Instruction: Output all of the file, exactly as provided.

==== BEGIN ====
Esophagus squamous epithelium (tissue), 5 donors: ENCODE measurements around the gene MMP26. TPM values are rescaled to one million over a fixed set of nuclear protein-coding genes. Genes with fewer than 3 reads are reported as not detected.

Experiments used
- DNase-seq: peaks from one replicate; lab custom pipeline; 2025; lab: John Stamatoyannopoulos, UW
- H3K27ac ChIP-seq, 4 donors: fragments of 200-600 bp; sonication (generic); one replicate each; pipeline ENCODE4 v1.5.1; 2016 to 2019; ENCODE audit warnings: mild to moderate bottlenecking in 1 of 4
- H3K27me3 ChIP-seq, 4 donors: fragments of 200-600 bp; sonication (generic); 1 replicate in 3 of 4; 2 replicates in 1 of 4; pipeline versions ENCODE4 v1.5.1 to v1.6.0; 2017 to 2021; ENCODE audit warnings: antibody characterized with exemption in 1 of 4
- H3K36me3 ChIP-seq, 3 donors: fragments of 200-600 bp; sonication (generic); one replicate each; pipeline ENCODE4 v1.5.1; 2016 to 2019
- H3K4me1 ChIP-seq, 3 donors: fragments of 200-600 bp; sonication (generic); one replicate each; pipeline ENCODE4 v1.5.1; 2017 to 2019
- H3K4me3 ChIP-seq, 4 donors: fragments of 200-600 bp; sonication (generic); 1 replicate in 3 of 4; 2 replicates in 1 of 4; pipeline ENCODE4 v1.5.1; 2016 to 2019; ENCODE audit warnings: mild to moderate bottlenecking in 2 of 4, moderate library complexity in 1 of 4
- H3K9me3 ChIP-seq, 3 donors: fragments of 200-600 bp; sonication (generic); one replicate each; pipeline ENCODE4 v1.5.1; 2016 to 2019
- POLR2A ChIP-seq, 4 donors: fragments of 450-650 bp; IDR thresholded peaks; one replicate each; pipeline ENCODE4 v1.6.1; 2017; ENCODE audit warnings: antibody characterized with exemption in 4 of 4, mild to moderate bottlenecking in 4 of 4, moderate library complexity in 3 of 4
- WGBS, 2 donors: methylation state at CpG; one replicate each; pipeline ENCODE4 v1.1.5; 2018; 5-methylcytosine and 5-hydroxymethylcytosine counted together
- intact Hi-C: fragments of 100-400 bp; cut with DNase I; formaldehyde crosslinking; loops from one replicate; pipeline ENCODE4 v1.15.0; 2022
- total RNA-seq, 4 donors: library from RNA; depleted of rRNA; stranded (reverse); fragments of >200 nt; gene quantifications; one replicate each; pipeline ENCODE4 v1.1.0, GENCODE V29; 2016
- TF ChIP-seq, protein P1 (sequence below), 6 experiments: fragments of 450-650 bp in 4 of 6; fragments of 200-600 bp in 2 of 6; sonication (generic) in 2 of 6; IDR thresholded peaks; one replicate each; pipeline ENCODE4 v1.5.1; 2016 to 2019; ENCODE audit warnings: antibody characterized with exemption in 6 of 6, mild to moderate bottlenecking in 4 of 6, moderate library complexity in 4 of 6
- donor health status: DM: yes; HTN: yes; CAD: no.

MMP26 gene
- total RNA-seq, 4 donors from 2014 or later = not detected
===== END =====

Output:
Esophagus squamous epithelium (tissue), 5 donors: ENCODE measurements around the gene MMP26. TPM values are rescaled to one million over a fixed set of nuclear protein-coding genes. Genes with fewer than 3 reads are reported as not detected.

Experiments used
- DNase-seq: peaks from one replicate; lab custom pipeline; 2025; lab: John Stamatoyannopoulos, UW
- H3K27ac ChIP-seq, 4 donors: fragments of 200-600 bp; sonication (generic); one replicate each; pipeline ENCODE4 v1.5.1; 2016 to 2019; ENCODE audit warnings: mild to moderate bottlenecking in 1 of 4
- H3K27me3 ChIP-seq, 4 donors: fragments of 200-600 bp; sonication (generic); 1 replicate in 3 of 4; 2 replicates in 1 of 4; pipeline versions ENCODE4 v1.5.1 to v1.6.0; 2017 to 2021; ENCODE audit warnings: antibody characterized with exemption in 1 of 4
- H3K36me3 ChIP-seq, 3 donors: fragments of 200-600 bp; sonication (generic); one replicate each; pipeline ENCODE4 v1.5.1; 2016 to 2019
- H3K4me1 ChIP-seq, 3 donors: fragments of 200-600 bp; sonication (generic); one replicate each; pipeline ENCODE4 v1.5.1; 2017 to 2019
- H3K4me3 ChIP-seq, 4 donors: fragments of 200-600 bp; sonication (generic); 1 replicate in 3 of 4; 2 replicates in 1 of 4; pipeline ENCODE4 v1.5.1; 2016 to 2019; ENCODE audit warnings: mild to moderate bottlenecking in 2 of 4, moderate library complexity in 1 of 4
- H3K9me3 ChIP-seq, 3 donors: fragments of 200-600 bp; sonication (generic); one replicate each; pipeline ENCODE4 v1.5.1; 2016 to 2019
- POLR2A ChIP-seq, 4 donors: fragments of 450-650 bp; IDR thresholded peaks; one replicate each; pipeline ENCODE4 v1.6.1; 2017; ENCODE audit warnings: antibody characterized with exemption in 4 of 4, mild to moderate bottlenecking in 4 of 4, moderate library complexity in 3 of 4
- WGBS, 2 donors: methylation state at CpG; one replicate each; pipeline ENCODE4 v1.1.5; 2018; 5-methylcytosine and 5-hydroxymethylcytosine counted together
- intact Hi-C: fragments of 100-400 bp; cut with DNase I; formaldehyde crosslinking; loops from one replicate; pipeline ENCODE4 v1.15.0; 2022
- total RNA-seq, 4 donors: library from RNA; depleted of rRNA; stranded (reverse); fragments of >200 nt; gene quantifications; one replicate each; pipeline ENCODE4 v1.1.0, GENCODE V29; 2016
- TF ChIP-seq, protein P1 (sequence below), 6 experiments: fragments of 450-650 bp in 4 of 6; fragments of 200-600 bp in 2 of 6; sonication (generic) in 2 of 6; IDR thresholded peaks; one replicate each; pipeline ENCODE4 v1.5.1; 2016 to 2019; ENCODE audit warnings: antibody characterized with exemption in 6 of 6, mild to moderate bottlenecking in 4 of 6, moderate library complexity in 4 of 6
- donor health status: DM: yes; HTN: yes; CAD: no.

MMP26 gene
- total RNA-seq, 4 donors from 2014 or later = not detected